Cutting back on salt intake from current levels to 2,300 milligrams a day -- the upper end of the federal guideline -- could save 500,000 to 850,000 lives over the next 10 years, according to research published in the journal Hypertension. Even a more gradual reduction in salt content among restaurant and processed foods could save 280,000 to 500,000 lives in 10 years, largely by reducing the risks of heart attack and stroke.
Women who drank diet beverages were more likely than those who drank regular versions to develop diabetes, according to a study in the American Journal of Clinical Nutrition. Researchers said the risk of diabetes was 15% higher among those who drank 500 milliliters per week of diet drinks and 60% higher in women who drank more than 1.5 liters per week.
An Academy of Nutrition and Dietetics position statement supports a total-diet approach to nutrition and warns that putting too much emphasis on specific foods as "good" or "bad" can cause people to give up efforts to make dietary improvements. New York University nutrition professor Marion Nestle said the paper, published in the Journal of the Academy of Nutrition and Dietetics, "may be strictly correct," but it aligns the group with the food industry and may aid industry attempts to prevent government regulation of its products.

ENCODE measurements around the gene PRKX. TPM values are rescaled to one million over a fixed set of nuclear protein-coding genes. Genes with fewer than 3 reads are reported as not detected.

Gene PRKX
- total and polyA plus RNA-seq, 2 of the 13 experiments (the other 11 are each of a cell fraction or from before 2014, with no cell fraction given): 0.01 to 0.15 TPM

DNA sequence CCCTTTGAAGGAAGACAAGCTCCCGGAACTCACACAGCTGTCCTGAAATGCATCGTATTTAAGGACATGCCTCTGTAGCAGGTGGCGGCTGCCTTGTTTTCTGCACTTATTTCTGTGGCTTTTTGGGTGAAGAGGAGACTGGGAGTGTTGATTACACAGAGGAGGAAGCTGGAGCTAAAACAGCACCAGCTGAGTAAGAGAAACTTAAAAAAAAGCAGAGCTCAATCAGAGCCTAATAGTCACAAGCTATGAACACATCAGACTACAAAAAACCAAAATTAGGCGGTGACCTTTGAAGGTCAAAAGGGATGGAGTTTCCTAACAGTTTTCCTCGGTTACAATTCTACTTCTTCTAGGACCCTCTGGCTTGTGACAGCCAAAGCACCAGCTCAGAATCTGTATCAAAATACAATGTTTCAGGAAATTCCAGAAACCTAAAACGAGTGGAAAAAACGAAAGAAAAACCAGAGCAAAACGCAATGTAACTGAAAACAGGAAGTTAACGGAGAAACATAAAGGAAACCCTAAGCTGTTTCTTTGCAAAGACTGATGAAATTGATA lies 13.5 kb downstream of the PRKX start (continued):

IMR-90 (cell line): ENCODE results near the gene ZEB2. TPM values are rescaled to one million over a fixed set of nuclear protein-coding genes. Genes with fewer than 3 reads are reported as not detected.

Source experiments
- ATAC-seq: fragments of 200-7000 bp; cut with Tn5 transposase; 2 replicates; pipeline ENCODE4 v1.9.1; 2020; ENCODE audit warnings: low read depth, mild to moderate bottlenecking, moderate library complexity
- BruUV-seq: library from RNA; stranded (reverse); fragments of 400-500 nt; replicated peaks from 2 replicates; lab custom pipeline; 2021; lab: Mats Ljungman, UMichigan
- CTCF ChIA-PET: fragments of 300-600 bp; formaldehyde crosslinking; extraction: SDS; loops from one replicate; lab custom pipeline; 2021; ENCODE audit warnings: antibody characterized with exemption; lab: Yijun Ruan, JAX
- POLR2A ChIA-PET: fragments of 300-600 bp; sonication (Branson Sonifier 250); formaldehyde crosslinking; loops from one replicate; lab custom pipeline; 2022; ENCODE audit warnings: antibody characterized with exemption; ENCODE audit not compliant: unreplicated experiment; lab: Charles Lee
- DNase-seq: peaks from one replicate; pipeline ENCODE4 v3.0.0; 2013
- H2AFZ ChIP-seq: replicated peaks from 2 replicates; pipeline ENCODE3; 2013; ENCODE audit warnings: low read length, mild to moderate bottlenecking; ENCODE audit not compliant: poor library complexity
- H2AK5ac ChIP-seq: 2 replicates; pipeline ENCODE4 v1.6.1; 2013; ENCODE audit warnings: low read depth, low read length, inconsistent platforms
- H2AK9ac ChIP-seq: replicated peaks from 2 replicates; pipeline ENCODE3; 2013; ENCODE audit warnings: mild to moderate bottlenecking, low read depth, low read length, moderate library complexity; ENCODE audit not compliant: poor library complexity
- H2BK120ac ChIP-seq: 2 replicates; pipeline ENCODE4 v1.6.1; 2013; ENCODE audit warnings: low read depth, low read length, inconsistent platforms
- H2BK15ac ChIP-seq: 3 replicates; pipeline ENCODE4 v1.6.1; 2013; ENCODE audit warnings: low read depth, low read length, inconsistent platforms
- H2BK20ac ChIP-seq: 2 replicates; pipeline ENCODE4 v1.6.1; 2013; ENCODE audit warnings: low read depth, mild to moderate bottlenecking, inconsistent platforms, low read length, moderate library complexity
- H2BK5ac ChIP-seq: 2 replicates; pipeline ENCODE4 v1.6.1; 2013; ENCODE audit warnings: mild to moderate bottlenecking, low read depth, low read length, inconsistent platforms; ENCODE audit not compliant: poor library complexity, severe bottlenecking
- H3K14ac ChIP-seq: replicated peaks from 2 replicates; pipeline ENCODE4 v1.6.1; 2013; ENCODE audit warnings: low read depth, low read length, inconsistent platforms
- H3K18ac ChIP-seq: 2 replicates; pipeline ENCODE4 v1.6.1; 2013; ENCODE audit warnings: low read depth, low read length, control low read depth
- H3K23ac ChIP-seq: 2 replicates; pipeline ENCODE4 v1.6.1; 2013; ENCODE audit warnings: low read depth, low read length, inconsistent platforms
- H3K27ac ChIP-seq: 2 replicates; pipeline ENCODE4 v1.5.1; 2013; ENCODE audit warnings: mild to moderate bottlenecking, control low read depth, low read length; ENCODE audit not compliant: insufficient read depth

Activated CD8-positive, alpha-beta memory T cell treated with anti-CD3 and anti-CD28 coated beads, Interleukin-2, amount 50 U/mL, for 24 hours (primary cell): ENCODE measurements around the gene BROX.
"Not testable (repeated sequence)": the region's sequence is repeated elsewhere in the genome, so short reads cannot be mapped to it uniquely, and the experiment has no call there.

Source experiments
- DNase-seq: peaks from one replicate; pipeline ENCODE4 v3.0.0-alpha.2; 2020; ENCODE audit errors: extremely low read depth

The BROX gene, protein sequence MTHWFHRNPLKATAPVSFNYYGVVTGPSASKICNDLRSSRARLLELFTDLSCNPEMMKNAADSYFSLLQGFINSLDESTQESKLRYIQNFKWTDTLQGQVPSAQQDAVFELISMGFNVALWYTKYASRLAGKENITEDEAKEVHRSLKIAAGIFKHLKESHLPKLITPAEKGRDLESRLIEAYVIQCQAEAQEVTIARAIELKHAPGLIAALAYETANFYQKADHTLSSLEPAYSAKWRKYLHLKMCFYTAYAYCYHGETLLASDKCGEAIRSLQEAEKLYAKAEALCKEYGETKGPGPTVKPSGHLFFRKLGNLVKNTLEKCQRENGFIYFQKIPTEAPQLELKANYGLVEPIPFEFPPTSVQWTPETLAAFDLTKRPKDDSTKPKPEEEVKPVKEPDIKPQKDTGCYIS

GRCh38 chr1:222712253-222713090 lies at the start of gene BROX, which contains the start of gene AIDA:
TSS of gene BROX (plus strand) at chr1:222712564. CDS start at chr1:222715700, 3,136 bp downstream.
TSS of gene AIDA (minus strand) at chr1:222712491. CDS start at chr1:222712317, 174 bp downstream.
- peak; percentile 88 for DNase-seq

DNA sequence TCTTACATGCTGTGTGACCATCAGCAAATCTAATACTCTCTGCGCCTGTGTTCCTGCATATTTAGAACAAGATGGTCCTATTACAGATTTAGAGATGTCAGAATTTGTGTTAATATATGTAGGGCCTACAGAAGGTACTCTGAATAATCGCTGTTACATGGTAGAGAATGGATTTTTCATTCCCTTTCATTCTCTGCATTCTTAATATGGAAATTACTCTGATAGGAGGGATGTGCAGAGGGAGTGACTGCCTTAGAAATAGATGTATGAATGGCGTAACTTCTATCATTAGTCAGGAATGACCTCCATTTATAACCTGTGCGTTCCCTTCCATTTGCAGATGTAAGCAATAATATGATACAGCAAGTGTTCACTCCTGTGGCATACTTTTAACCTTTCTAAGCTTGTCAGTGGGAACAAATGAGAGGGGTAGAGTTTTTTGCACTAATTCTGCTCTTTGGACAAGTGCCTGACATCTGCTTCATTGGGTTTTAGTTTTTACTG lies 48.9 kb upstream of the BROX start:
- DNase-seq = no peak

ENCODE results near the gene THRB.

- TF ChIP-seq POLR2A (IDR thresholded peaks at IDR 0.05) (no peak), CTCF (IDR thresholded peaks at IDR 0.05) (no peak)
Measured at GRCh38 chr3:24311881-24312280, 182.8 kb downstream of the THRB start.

Version 4.0 of the CONNECT open source tool was launched by the federal government to promote secure health data sharing. Updates in the new version include the ability to use CONNECT on several kinds of application servers as well as increased messaging volumes.
The rule defining “essential health benefits” under the Affordable Care Act is under final review by the White House. The rule, which also proposes a timeline for health plans to receive accreditation in health insurance exchanges, will take effect next January.